Speed is the more interesting of the base statistics. If a creature has an equal or higher speed than the opposing creature, it will counter-attack during the defense phase of a turn. Creatures will also attack the opposing player directly if it has a Speed of 1 or greater with no creatures in front if it during the same defense phase. You’ll want plenty of these speedy guys in your deck if you want to deal damage every turn.

If you have been wondering, yes, there is a resource system within Azorian Kings: Clash of Cards, called Faith. When you play a creature from your hand onto the battlefield you will gain Faith with the faction of the creature you played. Think of it as each creature class has its own religion and by playing that creature you are adding to the faith of that religion.

Some spell or ammunition cards require you to have a set number of Faith points with a particular faction before it can be played. Streamlining your deck to a few factions then becomes obviously better than mixing a whole lot of different ones together if you want proper synergy.


Did I mention how incredible the artwork is? Well, take a look at this fine example right here. Oh and it’s also important to look at a card’s stats and abilities before putting it in a deck, no matter how beautiful it is. Stats and artwork awesomeness do not always go hand in hand…


Azorian Kings: Clash of Cards is not feature-shy and has plenty of modes to keep a lot of players entertained for a long while. Whilst most are geared toward the single player, there is a competitive multiplayer mode, too.

Single player consists of a campaign mode that gets progressively harder the more you play through it. Clearing these will net the usual rewards of in-game currency, called Gold, and also cards. You play through a story with a companion character who shares his thoughts with you about the journey ahead, and on those you’ve left behind. He certainly has no problems sharing his dislike and hatred of other species!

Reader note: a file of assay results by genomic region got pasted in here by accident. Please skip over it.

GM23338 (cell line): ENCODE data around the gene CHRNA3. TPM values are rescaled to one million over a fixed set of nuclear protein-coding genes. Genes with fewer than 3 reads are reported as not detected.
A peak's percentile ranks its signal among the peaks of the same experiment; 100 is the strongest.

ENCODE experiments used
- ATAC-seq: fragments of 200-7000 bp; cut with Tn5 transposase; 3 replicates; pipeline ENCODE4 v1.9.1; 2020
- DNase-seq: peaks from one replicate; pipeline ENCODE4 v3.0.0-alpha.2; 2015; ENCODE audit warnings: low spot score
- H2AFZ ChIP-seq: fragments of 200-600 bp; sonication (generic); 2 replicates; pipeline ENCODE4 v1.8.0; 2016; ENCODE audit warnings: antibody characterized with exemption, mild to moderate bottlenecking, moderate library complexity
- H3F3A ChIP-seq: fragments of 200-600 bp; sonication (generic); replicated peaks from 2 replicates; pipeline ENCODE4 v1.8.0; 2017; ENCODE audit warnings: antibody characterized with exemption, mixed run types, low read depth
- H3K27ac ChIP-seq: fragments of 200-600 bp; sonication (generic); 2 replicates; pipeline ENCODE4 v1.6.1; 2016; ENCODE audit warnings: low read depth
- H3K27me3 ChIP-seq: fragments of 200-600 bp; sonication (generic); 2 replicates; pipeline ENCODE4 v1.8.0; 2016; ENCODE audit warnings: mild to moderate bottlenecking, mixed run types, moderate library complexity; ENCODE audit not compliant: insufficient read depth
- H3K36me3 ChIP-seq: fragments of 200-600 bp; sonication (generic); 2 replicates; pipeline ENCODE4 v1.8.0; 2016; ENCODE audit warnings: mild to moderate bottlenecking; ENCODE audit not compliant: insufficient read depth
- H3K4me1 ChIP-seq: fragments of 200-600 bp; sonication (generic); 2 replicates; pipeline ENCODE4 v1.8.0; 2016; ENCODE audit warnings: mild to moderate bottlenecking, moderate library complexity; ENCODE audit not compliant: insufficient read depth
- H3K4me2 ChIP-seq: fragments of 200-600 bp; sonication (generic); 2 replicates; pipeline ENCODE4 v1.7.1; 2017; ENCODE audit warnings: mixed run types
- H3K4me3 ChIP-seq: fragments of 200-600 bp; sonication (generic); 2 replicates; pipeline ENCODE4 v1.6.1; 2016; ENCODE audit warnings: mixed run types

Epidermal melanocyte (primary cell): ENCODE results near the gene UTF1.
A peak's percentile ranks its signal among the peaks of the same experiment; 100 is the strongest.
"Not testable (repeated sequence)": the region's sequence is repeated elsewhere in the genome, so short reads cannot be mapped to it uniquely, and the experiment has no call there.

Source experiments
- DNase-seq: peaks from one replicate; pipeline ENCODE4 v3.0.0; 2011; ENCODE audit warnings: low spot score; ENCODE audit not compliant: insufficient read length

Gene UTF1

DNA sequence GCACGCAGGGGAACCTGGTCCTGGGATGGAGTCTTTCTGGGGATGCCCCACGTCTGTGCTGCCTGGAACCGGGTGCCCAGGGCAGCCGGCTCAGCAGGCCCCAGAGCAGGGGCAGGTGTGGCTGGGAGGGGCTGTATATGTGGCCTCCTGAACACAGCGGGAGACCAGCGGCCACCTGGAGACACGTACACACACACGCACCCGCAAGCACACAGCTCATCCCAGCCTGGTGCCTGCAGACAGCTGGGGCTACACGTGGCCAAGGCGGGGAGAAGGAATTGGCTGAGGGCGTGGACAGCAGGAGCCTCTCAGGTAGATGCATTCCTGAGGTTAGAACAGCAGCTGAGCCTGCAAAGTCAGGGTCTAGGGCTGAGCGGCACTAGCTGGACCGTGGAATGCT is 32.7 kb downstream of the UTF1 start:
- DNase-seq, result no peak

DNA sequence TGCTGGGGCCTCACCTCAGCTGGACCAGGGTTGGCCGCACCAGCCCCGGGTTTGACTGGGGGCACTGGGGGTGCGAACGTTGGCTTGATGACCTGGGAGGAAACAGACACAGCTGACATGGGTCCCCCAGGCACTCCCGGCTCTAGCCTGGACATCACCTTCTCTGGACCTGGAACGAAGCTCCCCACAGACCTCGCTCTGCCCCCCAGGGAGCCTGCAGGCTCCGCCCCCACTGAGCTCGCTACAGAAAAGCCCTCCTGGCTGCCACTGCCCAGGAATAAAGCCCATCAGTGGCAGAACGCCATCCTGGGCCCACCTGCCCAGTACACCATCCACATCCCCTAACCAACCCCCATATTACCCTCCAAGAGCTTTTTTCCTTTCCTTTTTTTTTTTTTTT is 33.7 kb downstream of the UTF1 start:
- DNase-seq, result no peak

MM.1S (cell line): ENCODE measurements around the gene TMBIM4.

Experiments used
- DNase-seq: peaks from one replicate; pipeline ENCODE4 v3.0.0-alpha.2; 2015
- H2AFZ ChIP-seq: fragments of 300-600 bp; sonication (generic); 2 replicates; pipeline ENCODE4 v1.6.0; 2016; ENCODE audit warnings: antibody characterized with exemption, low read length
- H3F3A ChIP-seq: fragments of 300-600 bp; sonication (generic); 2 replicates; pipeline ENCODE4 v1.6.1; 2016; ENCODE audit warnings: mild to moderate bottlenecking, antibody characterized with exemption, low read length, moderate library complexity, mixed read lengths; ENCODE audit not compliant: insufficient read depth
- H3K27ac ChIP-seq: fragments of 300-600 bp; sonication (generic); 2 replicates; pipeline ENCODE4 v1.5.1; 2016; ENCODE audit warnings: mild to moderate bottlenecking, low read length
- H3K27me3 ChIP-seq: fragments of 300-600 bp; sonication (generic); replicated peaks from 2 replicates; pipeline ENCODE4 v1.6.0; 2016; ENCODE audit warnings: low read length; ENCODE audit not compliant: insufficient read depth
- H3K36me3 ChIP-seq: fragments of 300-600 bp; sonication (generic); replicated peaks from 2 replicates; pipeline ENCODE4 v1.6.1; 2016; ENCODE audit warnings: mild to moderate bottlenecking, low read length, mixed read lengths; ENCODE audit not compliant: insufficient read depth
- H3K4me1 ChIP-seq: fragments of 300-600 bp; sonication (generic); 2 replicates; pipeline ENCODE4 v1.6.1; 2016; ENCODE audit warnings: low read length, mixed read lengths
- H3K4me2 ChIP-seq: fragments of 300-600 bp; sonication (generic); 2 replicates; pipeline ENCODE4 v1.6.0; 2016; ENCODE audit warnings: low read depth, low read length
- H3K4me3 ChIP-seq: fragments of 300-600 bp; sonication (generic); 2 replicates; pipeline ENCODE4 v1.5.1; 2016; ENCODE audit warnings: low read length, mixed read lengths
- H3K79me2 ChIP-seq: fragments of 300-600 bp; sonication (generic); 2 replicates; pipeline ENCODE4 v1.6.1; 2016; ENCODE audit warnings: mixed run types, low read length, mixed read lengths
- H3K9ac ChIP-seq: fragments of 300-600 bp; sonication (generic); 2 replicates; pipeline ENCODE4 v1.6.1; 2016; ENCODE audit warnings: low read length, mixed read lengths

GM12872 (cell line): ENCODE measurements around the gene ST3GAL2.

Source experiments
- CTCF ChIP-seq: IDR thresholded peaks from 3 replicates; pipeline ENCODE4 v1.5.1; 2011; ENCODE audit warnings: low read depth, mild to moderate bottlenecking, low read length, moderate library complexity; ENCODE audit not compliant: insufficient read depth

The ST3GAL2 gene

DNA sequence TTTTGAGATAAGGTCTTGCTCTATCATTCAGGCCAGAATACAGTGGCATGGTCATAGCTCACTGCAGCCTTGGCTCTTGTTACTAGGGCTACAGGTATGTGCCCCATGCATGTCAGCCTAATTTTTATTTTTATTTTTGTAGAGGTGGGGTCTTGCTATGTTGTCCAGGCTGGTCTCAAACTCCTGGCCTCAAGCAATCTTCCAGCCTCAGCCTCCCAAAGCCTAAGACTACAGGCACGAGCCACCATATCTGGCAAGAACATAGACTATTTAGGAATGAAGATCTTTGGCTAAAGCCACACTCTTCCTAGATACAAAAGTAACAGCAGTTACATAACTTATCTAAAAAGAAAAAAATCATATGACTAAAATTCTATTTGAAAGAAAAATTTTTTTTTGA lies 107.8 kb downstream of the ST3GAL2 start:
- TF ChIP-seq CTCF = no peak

There are a huge number of side quests and missions that you can embark upon, if you feel your deck is strong enough to take them on. These are a lot harder than the campaign and you will need to do some grinding to obtain more powerful cards before you attempt the vast majority of these. The pay-off when you do complete them is worth it though, and this will help with the more difficult Special Events that you can tackle as well.


Dare you embark on one of the harder Special Events within the game? I have tried a few, and let’s just say my success rate is about as good as England’s in the World Cup! (That means ‘not very good at all’.)

There are daily and weekly events with rewards that’ll change when the event changes. You can earn Gold and perhaps even a Mythic Rare card when you complete them. Side Quests tend to be a little easier and have less of a reward waiting for you at the end, but they are still worth a go.

The Duel mode is the multiplayer offering and pits you against another human player. Be warned that some of these guys have honed their decks to be ruthless killing machines. I wouldn’t venture into this realm until you are totally prepared. See it as something to work up to, rather than jump head first into.

There is the usual shop that sells booster packs at different amounts. The higher the price of the pack, the better the guaranteed cards. You can also purchase special packs and the card ‘deal of the day’ using the special currency of Elorits, the rare premium currency of the game. There is also a glossary of cards that you can view that’ll let you see what is missing from your collection. Not that I need reminding that I need more of the powerful cards!